I tried a slide on hood (just 30 CFM of flow) with a few of the off the shelf carbon filters that you'd purchase for a kitchen hood and it did make a difference, but I could still smell some smoke inside.

    1. aunsafe2015 | | #3

      Thanks for the response. How exactly would you even use one of those Terra Bloom fans with an air intake? They are not inline fans for an ERV; they suck air in from the entire cylindrical shape (i.e., a duct is only connected to one end) according to the picture at step 4 of the installation instructions:

      1. DennisWood | | #7

        The easiest method is to sort out an 8" 90 degree fitting over your existing HRV/ERV intake and attach to the carbon canister outside your house. You just need to keep rain off it. In my case, the HRV intake is under an eave in a corner of the house that is pretty much hidden, so I'm installing an exterior box to cover the carbon canister and ERV intake. I'll post pics once done.

  2. Expert Member
    Akos | | #2

    My experience with a Merv13 filter is that it won't remove enough of the fine pm2.5 particulates. On paper it is supposed to be about 70% efficient, when I checked the outlet of my Merv 13 pre-filter it only dropped the count by about 20%. The HEPA post filter drops it bellow measurable levels.

    Somewhere in your system you need a merv 16+ filter.

    1. aunsafe2015 | | #4

      Thanks for the post. I've also been thinking I need a Merv 16+ filter somewhere in the system. Which is why I'm inclined to go with the Merv14+carbon at the air intake, and the merv16 in the furnace. My filter box actually has enough room that I could stuff additional carbon material above and below the 12x20x2 filter if I need a little extra carbon boost.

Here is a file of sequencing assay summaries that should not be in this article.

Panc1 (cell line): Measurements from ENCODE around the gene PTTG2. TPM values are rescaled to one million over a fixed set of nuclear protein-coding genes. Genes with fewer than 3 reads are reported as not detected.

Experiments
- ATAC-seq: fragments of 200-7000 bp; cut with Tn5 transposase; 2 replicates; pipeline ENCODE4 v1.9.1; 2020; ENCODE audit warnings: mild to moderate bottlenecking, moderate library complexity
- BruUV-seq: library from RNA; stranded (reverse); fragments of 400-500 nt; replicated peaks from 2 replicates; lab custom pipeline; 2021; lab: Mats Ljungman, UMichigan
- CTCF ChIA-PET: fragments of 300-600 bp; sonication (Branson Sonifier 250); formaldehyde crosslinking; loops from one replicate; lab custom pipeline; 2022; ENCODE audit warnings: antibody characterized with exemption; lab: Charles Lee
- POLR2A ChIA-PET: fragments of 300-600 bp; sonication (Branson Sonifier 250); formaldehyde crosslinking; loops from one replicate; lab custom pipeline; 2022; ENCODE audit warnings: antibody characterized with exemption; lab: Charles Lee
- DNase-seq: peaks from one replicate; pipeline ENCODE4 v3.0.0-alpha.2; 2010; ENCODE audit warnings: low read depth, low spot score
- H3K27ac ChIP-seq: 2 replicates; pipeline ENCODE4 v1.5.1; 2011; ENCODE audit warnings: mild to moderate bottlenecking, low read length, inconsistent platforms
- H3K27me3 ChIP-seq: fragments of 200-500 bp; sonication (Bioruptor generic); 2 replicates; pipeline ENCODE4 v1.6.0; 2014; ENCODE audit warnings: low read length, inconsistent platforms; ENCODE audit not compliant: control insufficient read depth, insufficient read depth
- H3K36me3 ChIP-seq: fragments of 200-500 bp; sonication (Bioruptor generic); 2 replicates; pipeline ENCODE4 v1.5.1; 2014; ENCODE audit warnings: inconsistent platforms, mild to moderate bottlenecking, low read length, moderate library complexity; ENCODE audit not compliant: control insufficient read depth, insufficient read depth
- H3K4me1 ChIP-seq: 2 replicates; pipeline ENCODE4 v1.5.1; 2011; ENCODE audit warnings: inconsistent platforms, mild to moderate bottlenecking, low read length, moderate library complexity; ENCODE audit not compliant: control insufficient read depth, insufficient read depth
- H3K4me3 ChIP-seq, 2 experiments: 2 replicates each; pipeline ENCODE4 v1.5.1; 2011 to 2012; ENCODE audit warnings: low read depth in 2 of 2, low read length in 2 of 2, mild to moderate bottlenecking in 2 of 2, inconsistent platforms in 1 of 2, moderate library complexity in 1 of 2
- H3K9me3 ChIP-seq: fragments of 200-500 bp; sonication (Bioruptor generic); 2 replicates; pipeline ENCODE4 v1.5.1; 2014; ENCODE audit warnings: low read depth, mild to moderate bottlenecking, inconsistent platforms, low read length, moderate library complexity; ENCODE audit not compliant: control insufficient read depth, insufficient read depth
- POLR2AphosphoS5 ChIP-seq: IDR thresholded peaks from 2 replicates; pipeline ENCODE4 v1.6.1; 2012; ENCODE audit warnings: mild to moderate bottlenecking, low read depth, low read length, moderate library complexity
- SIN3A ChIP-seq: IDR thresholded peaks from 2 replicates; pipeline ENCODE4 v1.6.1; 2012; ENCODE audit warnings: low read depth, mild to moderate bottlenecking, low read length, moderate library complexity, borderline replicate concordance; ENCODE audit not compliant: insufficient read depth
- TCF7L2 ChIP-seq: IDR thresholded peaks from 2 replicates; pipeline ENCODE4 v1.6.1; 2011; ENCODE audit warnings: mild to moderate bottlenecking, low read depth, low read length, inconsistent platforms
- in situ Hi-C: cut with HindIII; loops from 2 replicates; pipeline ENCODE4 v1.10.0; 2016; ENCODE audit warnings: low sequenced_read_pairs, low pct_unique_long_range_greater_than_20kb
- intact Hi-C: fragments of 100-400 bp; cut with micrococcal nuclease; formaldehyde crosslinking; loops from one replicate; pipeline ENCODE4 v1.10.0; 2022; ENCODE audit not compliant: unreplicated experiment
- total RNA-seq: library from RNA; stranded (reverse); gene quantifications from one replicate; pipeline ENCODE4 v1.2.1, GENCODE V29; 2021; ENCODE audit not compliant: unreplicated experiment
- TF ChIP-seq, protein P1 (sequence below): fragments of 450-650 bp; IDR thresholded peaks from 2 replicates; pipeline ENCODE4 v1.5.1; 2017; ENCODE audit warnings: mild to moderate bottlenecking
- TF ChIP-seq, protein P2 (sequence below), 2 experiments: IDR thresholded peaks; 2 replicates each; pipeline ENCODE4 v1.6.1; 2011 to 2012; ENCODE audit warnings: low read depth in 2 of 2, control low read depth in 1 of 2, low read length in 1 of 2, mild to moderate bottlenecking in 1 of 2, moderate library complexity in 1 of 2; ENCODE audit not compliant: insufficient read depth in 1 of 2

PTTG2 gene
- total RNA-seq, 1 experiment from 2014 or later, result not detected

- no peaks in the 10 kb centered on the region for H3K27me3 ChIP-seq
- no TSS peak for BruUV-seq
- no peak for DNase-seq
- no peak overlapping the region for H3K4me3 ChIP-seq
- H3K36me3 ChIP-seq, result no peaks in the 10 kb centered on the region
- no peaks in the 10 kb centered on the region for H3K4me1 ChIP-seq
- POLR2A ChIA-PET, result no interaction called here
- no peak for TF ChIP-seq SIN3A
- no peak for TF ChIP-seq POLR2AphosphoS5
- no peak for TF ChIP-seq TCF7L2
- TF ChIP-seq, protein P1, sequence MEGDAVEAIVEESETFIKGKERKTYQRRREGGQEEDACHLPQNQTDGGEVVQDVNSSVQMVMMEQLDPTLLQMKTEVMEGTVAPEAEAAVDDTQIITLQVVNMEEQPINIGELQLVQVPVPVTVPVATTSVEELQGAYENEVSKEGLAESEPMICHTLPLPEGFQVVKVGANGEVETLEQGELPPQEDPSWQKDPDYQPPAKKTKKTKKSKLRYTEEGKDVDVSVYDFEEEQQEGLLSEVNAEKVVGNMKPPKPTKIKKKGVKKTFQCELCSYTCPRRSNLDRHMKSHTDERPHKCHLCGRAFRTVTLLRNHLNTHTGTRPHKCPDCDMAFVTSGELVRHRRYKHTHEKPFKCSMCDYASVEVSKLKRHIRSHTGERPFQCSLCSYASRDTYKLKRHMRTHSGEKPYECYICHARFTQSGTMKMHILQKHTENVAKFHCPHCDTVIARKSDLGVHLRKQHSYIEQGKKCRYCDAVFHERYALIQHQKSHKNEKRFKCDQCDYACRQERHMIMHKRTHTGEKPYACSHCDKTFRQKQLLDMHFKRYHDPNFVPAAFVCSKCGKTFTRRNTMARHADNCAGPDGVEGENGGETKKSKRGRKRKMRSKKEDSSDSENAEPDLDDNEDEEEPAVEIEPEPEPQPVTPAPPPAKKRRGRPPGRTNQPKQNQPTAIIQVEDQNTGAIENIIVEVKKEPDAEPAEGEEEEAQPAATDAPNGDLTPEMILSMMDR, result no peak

If I can remember I'll report back in August or September with updates.

  3. DennisWood | | #5

    What I see on the larger commercial filtration systems is that the carbon/VOC portion of the filter system is essentially a wire mesh box full of activated carbon. If wildfire smoke continues to be an issue, I suspect you may see some offerings like this so that for your application a 12x20x1 bulk carbon filter box could be paired with a MERV 12x20x1 pre or post filter.

    These folks look to be selling these refillable carbon trays already in various sizes specifically for wildfire smoke:

    Based on my shop experiments, that box would work miles better than your typical "carbon impregnated" paper filter.

  4. Nathan_Iltis | | #6

    A few additional thoughts on this topic, to note some caveats here for readers that may not realize the following:

    1) This is a common (although not the best) way for homes to receive fresh air from outdoors. The best way is to have a dedicated HRV/ERV, because it runs constantly and fresh air supply flows to the rooms served are more dependable, and because it recovers heat/cooling/ and humidity (ERV). An HRV or ERV could have an in-line filter box such as the CFB or CFB-HP from if the unit installed doesn't have HEPA or carbon filter options.